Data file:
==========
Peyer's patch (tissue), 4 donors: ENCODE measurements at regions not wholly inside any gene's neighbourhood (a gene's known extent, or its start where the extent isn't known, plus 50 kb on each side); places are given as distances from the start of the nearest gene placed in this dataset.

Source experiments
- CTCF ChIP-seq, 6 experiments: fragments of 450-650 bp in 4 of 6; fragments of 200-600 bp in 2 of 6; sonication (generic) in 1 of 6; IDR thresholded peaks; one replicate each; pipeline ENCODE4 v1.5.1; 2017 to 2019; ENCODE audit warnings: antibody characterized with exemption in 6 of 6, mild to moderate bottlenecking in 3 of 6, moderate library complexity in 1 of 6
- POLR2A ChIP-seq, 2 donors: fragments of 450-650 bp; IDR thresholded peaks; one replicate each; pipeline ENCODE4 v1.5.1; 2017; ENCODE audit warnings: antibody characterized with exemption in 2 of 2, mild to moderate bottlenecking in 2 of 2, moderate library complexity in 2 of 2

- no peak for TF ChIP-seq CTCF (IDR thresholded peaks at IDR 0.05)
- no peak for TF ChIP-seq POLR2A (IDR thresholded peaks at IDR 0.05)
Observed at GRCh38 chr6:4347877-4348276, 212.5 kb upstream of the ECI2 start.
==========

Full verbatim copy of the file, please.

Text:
Peyer's patch (tissue), 4 donors: ENCODE measurements at regions not wholly inside any gene's neighbourhood (a gene's known extent, or its start where the extent isn't known, plus 50 kb on each side); places are given as distances from the start of the nearest gene placed in this dataset.

Source experiments
- CTCF ChIP-seq, 6 experiments: fragments of 450-650 bp in 4 of 6; fragments of 200-600 bp in 2 of 6; sonication (generic) in 1 of 6; IDR thresholded peaks; one replicate each; pipeline ENCODE4 v1.5.1; 2017 to 2019; ENCODE audit warnings: antibody characterized with exemption in 6 of 6, mild to moderate bottlenecking in 3 of 6, moderate library complexity in 1 of 6
- POLR2A ChIP-seq, 2 donors: fragments of 450-650 bp; IDR thresholded peaks; one replicate each; pipeline ENCODE4 v1.5.1; 2017; ENCODE audit warnings: antibody characterized with exemption in 2 of 2, mild to moderate bottlenecking in 2 of 2, moderate library complexity in 2 of 2

- no peak for TF ChIP-seq CTCF (IDR thresholded peaks at IDR 0.05)
- no peak for TF ChIP-seq POLR2A (IDR thresholded peaks at IDR 0.05)
Observed at GRCh38 chr6:4347877-4348276, 212.5 kb upstream of the ECI2 start.